The builders of Machu Picchu made the greatest possible use of its awkward site, terracing the slope between the defensive walls to the south and terracing the mountainside below the city on the east. Even the flat plazas that divide the inner city could have been used for agricultural purpose, growing coca or other tropical luxuries for the imperial court in Cuzco.
The crops at Machu Picchu feasibly were not supplied with water from the two springs. Rainfall on the basin in ancient times is estimated to have averaged about 1,830mm from 1450 AD to 1500 AD and about 2,090mm during the 1500 AD to 1540 AD. According to Wright, Witt, and Valencia, the annual rainfall at Machu Picchu was sufficient to support the agricultural crops.
Modern Day Machu Picchu
Today Machu Picchu is a historic sanctuary. Its status was established on January 8, 1981, under Law (Supreme Resolution) DS 001-81-AA. The sites is about 1,400 km south of the Equator on the eastern slope of the Peruvian Andes and is located at Longitude 72 degrees 32 feet and Latitude 13 degrees 9 feet. The dramatic site attracts visitors from around the world. ?In the mid 1980s, some 180,000 people annually visited the Inca Trail and the ruins. More recently, the figure has risen to 300,000, including 7,000 on the Inca trails.
Visitors usually reach Machu Picchu by a three hour train ride from Cuzco or by a three to five day hike to the site over the popular ancient Inca road–the Inca Trail.
The Inca Trail crosses ecological zones ranging from alpine to jungle, and more than 120 plant species per square kilometer have been identified within the park. A partial wildflower list numbers lupines, slipperworts, daisies, cacti, lilies, fuchsias, begonias, geraniums, irises, loasas, gentians, buttercups and many varieties of orchids. Hikers can watch condors soar off the peaks and hummingbirds feed on flowers in the jungle. Other fauna include deer, vizcachas (a small rodentlike animal related to the chinchilla) and the rare Andean spectacled bear. . .
The Machu Picchu sanctuary has faced problems in the past trying to conserve the site. Before services were placed along the trail, many hikers littered the trail with empty soda drink containers and other trash. According to Alfredo Ferreyros, initiator of the Inca Trail Project a conservation group, ?We feel that it is important to inform hikers of what they can and cannot do. Once we achieve this, 50 percent of the battle is won.?
The visitors and hikers don?t limit their destruction just to the trail, the ruins themselves are also put at risk.
. . . restoration and excavation work is often halted just to repair damage caused by the visitors. People venturing off the paths erode the soil, tumble walls and damage other structures. in 1982 Yepez roped off the rock pillar known as the Intiwatana (Hitching Post of the Sun) to prevent tourists from climbing on it to have their pictures taken. Visitors have even tried to carve their initials in the rocks and to chip off parts of the stones for souvenirs. Although food is prohibited in the ruins (there is an excellent restaurant and snack bar just outside the gates), it isn?t unusual to find soft drink cans and garbage left in the trapezoidal Inca niches or tossed on the ground.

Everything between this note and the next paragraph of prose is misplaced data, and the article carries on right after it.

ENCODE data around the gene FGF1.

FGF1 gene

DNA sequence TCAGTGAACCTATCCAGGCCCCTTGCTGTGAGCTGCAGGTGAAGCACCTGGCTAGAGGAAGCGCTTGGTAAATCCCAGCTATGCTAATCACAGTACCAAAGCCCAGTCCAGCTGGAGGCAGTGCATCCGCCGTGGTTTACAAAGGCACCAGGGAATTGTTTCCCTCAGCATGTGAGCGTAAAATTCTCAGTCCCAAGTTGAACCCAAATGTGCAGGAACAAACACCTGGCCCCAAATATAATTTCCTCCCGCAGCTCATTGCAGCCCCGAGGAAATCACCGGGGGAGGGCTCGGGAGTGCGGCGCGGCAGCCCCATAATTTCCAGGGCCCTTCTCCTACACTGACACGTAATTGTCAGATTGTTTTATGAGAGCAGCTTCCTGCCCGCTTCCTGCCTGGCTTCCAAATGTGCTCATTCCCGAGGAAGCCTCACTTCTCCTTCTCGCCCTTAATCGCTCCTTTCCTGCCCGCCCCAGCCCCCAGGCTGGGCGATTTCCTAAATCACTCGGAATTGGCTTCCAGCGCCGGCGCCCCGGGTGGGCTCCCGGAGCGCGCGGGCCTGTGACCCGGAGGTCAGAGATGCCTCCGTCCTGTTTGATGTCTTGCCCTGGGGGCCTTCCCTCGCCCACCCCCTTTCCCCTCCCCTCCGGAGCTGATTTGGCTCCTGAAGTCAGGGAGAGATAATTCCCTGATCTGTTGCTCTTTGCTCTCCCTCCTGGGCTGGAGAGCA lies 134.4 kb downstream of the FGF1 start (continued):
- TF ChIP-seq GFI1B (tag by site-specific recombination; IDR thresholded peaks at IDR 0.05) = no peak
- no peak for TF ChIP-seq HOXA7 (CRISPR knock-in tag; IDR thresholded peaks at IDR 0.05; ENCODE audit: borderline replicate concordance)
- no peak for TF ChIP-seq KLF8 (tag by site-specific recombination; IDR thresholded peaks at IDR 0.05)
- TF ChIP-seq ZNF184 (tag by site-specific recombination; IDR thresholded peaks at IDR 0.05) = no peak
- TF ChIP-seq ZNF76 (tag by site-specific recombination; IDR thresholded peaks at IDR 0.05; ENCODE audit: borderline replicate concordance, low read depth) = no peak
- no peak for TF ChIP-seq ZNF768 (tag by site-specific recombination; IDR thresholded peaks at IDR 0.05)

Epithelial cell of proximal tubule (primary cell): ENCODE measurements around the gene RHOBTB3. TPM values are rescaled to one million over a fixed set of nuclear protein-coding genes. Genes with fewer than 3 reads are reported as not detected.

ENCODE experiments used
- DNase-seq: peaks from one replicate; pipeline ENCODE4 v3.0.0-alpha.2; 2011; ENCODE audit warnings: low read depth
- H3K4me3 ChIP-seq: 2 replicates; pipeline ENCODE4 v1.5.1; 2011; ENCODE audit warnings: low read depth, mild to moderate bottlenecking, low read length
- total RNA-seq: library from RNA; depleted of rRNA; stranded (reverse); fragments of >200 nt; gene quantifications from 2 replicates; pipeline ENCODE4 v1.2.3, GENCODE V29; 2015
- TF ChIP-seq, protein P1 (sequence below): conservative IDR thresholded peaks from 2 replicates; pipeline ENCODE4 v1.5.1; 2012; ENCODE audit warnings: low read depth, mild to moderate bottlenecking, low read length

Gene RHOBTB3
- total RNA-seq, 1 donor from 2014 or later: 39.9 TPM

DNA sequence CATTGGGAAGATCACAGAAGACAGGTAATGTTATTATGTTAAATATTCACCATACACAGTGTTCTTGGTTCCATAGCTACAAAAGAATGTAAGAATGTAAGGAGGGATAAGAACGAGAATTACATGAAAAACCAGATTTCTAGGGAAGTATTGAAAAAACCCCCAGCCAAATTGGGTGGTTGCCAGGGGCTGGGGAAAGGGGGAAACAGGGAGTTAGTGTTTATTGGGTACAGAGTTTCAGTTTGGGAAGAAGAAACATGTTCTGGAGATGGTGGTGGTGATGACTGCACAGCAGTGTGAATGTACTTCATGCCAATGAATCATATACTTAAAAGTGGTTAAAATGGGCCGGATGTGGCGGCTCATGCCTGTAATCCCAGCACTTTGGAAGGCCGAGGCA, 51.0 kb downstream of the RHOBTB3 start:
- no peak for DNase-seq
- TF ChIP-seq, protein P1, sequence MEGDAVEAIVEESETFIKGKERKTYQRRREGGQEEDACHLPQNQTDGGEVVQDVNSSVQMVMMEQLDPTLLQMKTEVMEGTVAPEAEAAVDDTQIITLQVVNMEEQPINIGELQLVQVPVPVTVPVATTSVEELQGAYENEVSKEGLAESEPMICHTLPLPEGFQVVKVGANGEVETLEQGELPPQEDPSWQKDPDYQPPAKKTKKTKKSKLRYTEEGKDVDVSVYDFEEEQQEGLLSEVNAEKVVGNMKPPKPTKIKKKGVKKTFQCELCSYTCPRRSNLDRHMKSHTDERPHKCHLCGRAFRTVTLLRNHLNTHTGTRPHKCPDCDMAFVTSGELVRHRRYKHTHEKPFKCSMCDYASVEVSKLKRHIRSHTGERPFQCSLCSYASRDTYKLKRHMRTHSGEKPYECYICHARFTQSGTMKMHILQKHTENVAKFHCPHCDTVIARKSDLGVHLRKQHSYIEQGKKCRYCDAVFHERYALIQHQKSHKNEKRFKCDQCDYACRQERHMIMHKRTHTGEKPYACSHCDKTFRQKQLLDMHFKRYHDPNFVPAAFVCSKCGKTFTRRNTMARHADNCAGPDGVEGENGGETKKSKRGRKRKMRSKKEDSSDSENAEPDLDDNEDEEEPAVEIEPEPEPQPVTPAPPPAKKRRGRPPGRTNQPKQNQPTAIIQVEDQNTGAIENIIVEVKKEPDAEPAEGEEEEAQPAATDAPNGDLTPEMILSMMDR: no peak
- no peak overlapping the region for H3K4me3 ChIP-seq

Many volunteers have come forward to clean up the problems of pollution. Some of the groups include: South American Explorers Club, Peruvian Andean Club, and Explorandes.
As one of Peru?s main tourist attractions as well as an important archeological site, Machu Picchu will continue to attract visitors. Once a royal estate and religious retreat for Pachacuti Inca in the 1400?s, it was never discovered by the Spanish conquistadors and was lost for centuries. Its re-discovery to the world in 1911 by Hiram Bingham has lured scientists and tourist alike to explore the Inca ruins. The visitors to Machu Picchu are inspired by the magnificent setting and the stonework that blends harmoniously into the landscape. They view and investigate the terraces that once sustained the citizens of Machu Picchu. They view the agricultural sector, the inti-huatana in the Sacred Plaza, the urban center, the residential sector, the cemetery, and the many other spectacular stone structures. Fortunately, Machu Picchu is continually being restored and maintained so that many more people may enjoy its wonder and beauty.
Bingham, Alfred M. ?Raiders of the Lost City.? American Heritage, July/August 1987, pp. 54-64.
Hemming, John. Machu Picchu (Wonders of Man). New York: Newsweek, 1981.
Hemming, John, and Ranney, Edward. Monuments of the Incas. Boston: Little, Brown and Company, 1982.
Natural World Heritage Properties. Descriptions of Natural World Heritage Properties, Available World Wide Web: URL:http://www.wcmc.org.uk/protected_areas/data/wh/macchu.html. pp. 1-5. (Attached)
Meisch, Lynn Ann. ?Protecting Heaven?s Gate.? Americas, July/August 1984, pp. 26-31.
Richardson III, James B. People of the Andes. Canada: St. Remy Press and Smithsonian Institution, 1994.
Wright, Kenneth R., Witt, Gary D., and Valencia Zegarra, Alfredo. ?Hydrogeology and Paleohydrology of Ancient Machu Picchu.? Ground Water, July-August 1997, pp. 1-6.